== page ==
By the Weight of a Mustard is a book written by Wendell Steavenson, an American academic living in UK or the other way round. It made interesting reading and gave some insight into the Saddam era in Iraq, especially the army. The central character in the book is a late Iraqi general: General Sachet.
Saddam needed his generals and those who toed his line were showered with all the good stuff and those who didn’t were just bumped off. The Bath party had its ways to remain in power. During the protracted Iran-Iraq war, withdrawal was at the cost of execution of field commanders. Soldiering was with a fear psychosis, or so it would seem.
The society at large was more modern and European in taste when it came to women’s clothing, something that vanished with the US invasion. The other thing that vanished unseen was the remnants of the Iraqi Army. It is hard to make any judgment, but one can only compare and say that every army has its true soldiers, the few good men. General Sachet was one such man who was revered by all, a devout Muslim, who built mosques for the poor and grew in respectful popularity. This irked Saddam’s cronies and he was finally executed. I’d like to compare him to Rommel in Nazi Germany. Loyalty to Iraq was secondary to toeing the regime’s line, while both were rewarded to an extent, the former not really tolerated. The armed forces used psychiatrists, who formed a pool of information in Saddam’s decision making. The Mukhabarat was the dreaded secret service that espied on the people. Distrusting and being defensive became the characteristics of Iraqi society.
General Sachet was executed by Sadam just before the US invasion. The invasion and the US itself gave no importance to the Iraqi Army and its Generals and generally ignored them. This was perhaps a strategic folly as can be seen by the implosion of warring groups that emerged and continue to date. The Sunni -Shia equation now is such that the US supports Iran backed Shite government in power in Iraq! There is good reasoning as to why the main benefactor of the US invasion into Iraq has actually strengthened Iran’s position in the region. The situation may have been different had the US adopted the Iraqi army and its generals, good and not so good ones alike, much as the British did of their conquered lands in the days of the British Empire. Most of Iraq’s senior armed forces officers fled the country into neighbouring Jordan, ending up writing memoires, hoping to catch the attention of American journalists.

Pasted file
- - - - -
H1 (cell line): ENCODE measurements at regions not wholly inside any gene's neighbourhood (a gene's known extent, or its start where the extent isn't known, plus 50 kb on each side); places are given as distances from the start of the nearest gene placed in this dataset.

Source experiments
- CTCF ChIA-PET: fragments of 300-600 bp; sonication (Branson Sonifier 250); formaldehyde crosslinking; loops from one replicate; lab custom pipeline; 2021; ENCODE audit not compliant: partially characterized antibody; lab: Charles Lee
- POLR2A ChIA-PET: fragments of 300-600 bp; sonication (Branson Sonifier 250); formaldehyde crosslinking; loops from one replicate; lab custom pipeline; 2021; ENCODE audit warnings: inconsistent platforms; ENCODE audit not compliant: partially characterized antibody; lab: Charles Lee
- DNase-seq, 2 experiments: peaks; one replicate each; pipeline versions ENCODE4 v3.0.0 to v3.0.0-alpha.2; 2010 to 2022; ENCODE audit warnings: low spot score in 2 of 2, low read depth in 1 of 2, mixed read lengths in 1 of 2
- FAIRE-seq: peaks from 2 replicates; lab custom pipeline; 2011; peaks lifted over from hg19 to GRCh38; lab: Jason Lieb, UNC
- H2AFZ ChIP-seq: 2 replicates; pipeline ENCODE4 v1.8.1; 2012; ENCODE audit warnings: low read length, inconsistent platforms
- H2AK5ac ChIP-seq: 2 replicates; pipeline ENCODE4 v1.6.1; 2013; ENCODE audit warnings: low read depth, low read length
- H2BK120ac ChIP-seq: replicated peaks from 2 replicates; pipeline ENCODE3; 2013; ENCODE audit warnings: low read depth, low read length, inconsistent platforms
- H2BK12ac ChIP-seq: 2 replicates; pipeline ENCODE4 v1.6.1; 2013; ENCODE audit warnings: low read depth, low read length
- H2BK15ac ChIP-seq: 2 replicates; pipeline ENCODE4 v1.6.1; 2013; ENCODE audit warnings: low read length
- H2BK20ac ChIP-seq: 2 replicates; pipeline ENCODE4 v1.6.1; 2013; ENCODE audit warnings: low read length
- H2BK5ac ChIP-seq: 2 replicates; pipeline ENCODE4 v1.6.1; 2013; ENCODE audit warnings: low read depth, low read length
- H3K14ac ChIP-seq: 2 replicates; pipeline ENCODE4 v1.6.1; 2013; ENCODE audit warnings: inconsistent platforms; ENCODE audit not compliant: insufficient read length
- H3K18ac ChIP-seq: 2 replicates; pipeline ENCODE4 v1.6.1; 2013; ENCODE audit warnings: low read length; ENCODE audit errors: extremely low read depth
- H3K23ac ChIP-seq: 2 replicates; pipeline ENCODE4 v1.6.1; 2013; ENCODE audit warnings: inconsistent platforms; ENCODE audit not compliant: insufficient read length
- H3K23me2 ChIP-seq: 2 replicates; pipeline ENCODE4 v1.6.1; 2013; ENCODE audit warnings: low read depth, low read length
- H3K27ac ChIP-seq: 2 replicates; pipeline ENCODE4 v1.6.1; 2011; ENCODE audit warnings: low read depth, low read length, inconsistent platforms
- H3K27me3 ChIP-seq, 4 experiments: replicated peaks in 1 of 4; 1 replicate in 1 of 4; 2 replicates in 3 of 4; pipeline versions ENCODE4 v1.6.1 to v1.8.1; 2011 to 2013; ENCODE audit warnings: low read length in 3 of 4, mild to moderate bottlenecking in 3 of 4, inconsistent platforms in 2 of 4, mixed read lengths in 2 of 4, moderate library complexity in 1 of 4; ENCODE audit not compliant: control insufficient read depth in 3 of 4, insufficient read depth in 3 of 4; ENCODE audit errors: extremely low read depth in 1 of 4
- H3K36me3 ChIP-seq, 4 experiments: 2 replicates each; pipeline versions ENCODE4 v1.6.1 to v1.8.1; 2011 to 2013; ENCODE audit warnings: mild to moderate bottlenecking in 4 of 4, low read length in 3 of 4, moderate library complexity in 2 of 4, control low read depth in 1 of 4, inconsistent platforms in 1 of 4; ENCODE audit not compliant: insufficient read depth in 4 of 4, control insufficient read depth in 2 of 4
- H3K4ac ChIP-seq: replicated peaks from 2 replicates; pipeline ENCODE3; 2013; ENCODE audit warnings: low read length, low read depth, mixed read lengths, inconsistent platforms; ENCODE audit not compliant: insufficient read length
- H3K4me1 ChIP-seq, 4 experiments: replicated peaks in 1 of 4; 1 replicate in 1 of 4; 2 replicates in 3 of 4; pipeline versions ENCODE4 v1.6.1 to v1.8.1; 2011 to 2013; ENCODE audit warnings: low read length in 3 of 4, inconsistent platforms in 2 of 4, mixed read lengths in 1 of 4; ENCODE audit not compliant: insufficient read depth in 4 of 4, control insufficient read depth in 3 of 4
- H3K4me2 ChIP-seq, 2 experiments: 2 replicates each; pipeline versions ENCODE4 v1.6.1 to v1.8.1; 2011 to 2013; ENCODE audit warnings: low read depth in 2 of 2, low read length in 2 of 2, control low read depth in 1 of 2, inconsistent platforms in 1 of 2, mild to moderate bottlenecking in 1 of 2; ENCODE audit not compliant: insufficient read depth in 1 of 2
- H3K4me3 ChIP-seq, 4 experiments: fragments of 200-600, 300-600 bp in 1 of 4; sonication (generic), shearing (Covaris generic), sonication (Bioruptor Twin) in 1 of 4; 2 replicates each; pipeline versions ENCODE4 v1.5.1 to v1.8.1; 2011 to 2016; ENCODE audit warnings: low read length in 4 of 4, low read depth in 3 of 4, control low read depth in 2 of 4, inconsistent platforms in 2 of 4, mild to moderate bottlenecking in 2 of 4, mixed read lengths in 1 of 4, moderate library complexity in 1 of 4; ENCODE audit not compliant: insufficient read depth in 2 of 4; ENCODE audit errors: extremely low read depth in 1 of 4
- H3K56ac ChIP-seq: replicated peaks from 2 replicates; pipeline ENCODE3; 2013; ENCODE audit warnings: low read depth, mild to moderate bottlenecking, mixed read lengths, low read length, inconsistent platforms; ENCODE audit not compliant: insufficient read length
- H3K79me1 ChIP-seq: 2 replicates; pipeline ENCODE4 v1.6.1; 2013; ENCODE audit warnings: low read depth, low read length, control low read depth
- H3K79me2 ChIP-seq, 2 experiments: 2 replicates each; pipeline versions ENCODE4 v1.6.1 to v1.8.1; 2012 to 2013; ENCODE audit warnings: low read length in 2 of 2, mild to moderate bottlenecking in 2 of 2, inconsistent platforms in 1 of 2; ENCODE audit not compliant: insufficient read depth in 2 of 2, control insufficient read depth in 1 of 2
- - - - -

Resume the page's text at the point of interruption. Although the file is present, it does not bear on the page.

From a military psychology point of view, command by threat or fear is not soldiering, but a tyrannical slave driving. Love of country, makes many endure a lot of hardship, there is a time when the distinction between it being a job or a patriotic duty becomes clear. It is situational, in times of war it is patriotism, otherwise just a job. To be ignored would have hurt many and possibly created enemies of who could potentially have been friends.
During his time General Sachet was a hero of the Iran-Iraq war, the commander of the Iraqi forces in Kuwait and later the Governor of Maysan Province. His fault was his love for Iraq over Saddam. The book recounts how the Bathist loyalists managed to live in Saddam’s Iraq. Saddam did not want to hear of defeat, no one would mention it as it would mean the end of one’s self. So a dual sense of loyalty through fear crept in, one to appease Saddam and behind his back and in a safe way, to that of morality.
The book is interesting and I must admit some skepticism in the beginning to read a biased version of events, which it was not.